Mathematical Patterns In Nature
At a glance, nature may seem to be very random, with leaves, flowers sprouting from just about anywhere on the trees. But on close observation, one can find patterns emerging right from the subatomic level to the level of massive galaxies.
Nature is a beautiful creation. It’s a feast to the eyes. Beauty in its essence emerges from the patterns that are widely embedded everywhere in nature. Nature arranges itself in mesmerizing ways.
A very common example is the number of petals in flowers. Most flowers have 5 petals. If not 5, they can be 8, 13 or 21. These numbers are not random, they actually make a pattern, the Fibonacci Sequence. This pattern is the most visible in nature. Mathematics seeks to discover and reason all kinds of abstract patterns visible in nature.
Natural patterns can include symmetries, fractals, spirals, tessellations and waves to name a few.
Symmetry is extensively prevalent in nature. Many flowers, leaves, and animals like starfish and sea anemones have radial symmetry. Animals that move in particular directions generally have mirror or bilateral symmetry. Another very beautiful natural creation, the snowflake, surprises us with extremely complex yet very closely symmetric and unique patterns. Snowflakes generally have six-fold symmetry.
Butterflies and moths have exquisite, detailed patterns on their wings. Their wings are accurately identical.
Spirals are very common in seed arrangements in flowers, leaves on stems, and animals like molluscs (their shells). Plant spirals can be seen in sunflowers, phyllotaxis. Some plants like pine cones can even have multiple spirals going both clockwise and anticlockwise. These can be mathematically generated using Fibonacci numbers (where the subsequent number is the sum of the last two numbers). A very common example is the number of flower petals. Many flowers have just 3 petals. If not 3, they favor numbers like 5,8,13, and 21. These numbers are actually in the Fibonacci sequence. We can easily find Fibonacci numbers in the spiral formed by individual flowers in their seed arrangements like sunflowers, daisies, cauliflowers and broccoli.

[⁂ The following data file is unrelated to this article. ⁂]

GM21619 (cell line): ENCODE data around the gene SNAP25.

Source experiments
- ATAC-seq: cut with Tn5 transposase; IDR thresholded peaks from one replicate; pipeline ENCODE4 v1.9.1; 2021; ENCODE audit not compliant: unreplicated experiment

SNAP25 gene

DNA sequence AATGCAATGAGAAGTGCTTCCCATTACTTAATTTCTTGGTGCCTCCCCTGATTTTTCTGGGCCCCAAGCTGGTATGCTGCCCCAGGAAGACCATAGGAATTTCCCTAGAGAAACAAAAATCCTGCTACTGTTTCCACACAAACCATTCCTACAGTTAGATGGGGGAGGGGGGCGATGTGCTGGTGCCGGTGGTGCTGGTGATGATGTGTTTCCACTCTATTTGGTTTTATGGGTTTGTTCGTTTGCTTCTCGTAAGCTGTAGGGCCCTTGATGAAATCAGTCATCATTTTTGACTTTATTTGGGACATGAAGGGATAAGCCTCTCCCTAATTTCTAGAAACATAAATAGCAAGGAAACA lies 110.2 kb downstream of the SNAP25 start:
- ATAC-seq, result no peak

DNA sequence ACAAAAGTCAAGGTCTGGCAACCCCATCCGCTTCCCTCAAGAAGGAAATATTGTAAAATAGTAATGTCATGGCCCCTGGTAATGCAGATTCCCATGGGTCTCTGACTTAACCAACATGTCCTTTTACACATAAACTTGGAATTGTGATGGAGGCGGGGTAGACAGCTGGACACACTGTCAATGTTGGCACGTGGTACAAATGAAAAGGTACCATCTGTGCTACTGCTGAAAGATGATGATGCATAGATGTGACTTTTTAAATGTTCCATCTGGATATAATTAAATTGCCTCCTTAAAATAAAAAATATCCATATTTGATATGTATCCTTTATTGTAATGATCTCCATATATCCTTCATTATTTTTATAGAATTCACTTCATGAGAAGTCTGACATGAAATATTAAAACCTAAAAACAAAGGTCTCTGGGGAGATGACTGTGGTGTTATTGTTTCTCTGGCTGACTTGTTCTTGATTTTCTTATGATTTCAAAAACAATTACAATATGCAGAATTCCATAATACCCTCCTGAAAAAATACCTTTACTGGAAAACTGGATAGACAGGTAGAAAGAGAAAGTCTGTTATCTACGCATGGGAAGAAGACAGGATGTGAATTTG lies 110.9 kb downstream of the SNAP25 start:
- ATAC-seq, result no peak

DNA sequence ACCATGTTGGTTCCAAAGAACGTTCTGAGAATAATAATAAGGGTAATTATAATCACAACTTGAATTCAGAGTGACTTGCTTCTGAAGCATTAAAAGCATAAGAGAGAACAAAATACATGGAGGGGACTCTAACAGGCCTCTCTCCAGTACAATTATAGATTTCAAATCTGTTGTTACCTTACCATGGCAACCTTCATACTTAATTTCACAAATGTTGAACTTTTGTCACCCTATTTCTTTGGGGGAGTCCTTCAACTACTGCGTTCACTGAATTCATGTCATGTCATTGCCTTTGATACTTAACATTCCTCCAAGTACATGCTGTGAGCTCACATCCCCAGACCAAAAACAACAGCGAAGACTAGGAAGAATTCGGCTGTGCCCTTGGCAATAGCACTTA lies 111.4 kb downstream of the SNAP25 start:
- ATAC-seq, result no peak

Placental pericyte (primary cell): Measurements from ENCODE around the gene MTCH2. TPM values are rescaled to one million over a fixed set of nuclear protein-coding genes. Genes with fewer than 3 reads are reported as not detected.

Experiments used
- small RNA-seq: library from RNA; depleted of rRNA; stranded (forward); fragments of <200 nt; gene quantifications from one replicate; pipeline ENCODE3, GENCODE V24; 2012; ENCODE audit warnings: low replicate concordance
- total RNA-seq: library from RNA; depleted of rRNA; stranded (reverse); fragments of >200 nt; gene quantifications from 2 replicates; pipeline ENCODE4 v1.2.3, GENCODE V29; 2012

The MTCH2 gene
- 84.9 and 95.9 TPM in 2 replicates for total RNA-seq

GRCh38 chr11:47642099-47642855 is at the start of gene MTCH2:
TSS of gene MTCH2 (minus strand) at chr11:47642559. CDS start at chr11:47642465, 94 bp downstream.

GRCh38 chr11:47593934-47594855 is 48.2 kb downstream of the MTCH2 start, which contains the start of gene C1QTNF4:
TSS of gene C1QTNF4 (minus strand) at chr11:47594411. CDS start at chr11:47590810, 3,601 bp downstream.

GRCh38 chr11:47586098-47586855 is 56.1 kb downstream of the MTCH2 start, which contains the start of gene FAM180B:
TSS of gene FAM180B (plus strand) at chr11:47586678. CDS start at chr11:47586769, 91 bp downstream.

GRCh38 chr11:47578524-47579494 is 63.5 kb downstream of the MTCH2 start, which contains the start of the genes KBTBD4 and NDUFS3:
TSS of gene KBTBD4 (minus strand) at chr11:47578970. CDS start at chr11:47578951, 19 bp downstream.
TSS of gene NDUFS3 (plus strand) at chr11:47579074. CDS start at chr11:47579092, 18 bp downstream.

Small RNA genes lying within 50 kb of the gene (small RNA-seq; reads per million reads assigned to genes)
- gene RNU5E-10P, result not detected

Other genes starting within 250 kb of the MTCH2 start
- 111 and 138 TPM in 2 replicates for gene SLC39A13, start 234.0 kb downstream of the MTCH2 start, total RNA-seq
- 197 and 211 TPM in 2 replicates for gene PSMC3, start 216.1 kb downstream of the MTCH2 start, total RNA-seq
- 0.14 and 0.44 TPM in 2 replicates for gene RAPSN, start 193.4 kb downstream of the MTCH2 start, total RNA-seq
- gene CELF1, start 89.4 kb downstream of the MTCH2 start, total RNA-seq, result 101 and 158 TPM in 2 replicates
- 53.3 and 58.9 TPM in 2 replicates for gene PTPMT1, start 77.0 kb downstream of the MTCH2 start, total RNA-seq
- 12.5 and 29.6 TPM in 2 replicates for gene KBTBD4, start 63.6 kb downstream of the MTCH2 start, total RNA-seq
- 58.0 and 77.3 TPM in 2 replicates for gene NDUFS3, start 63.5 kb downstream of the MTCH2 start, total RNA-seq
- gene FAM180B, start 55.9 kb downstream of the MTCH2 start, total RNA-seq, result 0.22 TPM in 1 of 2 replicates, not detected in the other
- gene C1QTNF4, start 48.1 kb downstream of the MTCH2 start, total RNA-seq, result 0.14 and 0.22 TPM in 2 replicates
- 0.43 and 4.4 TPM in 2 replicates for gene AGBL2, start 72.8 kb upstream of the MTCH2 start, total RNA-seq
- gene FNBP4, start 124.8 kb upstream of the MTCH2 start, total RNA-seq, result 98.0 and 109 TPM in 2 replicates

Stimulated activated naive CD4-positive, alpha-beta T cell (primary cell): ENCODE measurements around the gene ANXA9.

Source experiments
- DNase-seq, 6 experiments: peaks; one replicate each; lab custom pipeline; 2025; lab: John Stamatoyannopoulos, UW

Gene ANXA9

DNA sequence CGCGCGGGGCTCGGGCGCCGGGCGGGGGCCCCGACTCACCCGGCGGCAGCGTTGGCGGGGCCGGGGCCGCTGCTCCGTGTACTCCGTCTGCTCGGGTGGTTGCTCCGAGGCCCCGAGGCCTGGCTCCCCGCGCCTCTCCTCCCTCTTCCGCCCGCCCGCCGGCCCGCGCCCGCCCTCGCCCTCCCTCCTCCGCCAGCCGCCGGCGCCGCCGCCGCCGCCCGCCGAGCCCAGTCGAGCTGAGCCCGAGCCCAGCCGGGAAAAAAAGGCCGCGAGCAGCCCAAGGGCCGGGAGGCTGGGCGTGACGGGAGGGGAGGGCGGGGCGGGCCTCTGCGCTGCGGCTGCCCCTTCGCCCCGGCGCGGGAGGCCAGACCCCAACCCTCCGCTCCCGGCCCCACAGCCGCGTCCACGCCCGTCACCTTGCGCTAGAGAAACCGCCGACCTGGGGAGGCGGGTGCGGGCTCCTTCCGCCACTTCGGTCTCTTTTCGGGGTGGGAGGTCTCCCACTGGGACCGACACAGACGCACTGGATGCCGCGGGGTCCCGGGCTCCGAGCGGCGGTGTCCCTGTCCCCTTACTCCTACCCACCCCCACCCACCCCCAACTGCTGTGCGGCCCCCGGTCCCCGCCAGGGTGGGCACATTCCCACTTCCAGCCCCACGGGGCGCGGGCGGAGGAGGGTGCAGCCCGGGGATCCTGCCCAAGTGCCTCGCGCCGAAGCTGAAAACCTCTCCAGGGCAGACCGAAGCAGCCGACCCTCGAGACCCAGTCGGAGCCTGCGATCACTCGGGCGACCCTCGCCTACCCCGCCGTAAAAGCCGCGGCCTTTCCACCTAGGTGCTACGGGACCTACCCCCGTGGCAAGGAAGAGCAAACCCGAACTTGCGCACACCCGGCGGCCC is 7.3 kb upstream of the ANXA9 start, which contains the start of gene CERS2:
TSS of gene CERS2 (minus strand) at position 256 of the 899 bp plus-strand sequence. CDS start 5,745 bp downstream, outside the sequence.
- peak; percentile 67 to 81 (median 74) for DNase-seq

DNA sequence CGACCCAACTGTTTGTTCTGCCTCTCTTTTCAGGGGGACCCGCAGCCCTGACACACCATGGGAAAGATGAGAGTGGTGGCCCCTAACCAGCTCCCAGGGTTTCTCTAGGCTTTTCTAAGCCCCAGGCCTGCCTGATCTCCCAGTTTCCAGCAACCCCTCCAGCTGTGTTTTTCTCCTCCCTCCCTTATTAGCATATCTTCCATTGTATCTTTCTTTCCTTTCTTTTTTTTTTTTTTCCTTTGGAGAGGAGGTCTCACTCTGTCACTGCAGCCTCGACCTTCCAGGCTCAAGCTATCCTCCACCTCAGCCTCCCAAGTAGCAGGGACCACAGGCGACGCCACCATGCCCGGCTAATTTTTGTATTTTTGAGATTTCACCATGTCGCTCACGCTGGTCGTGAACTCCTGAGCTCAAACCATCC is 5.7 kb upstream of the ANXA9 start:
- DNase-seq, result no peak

Meanders are snaky curves often formed by fluids going around obstacles. Common observations can be made in rivers, where the water meanders past rocks. Also clouds during windstorms take such curvy ways. As soon as the path curves slightly, It further keeps on increasing the curvature and forms helical patterns.
Tessellations are patterns made by repeatedly tiling the same or similar shapes. Examples of tessellations are honeycombs (several hexagonal compartments arranged in striking symmetry), wasp nests and animal skins like that of snakes, pangolin. Many minerals found naturally deep down the surface of the earth show intricate crystal patterns of repeated geometry.
Waves and Sand dunes
Waves are oscillations that move through water, making visible chaos. Similarly, when winds pass over vast sands in deserts, they create dunes. Dunes are repeating curves of many types like crescents, parabolas, domes, sword shapes.
Wind waves are sea surface waves that create the characteristic chaotic pattern of any large body of water, though their statistical behavior can be predicted with wind wave models.
Everything in nature exists for a reason. These patterns and regularities not only impart beauty to nature, but also are stunning examples of smart and efficient designing. Nature’s architects are not us humans, but seemingly small animals, plants, and other organisms. The beautiful symmetries in flowers like lotus, daisies, and the enveloped petals of roses are all very organized and regular.
Many people like to collect seashells. They are indeed beautiful. Most of them are adorned with growth spirals.
Other animals that display art on their bodies are snakes, pangolins, fishes. These animals have scales on them that are organized in regular patterns which are beneficial to these creatures, like camouflaging in order to hide from enemies or catch prey.
Nature never fails to surprise us. Every creation leads us into a beautiful discovery, new or even repeating patterns. All these patterns hold great importance in literature or art, but as you have now seen, they can be very well explained by theories of mathematics and science. Mathematics is indeed a beautiful language. It subtly explains the mysteries of nature and the patterns emerging everywhere.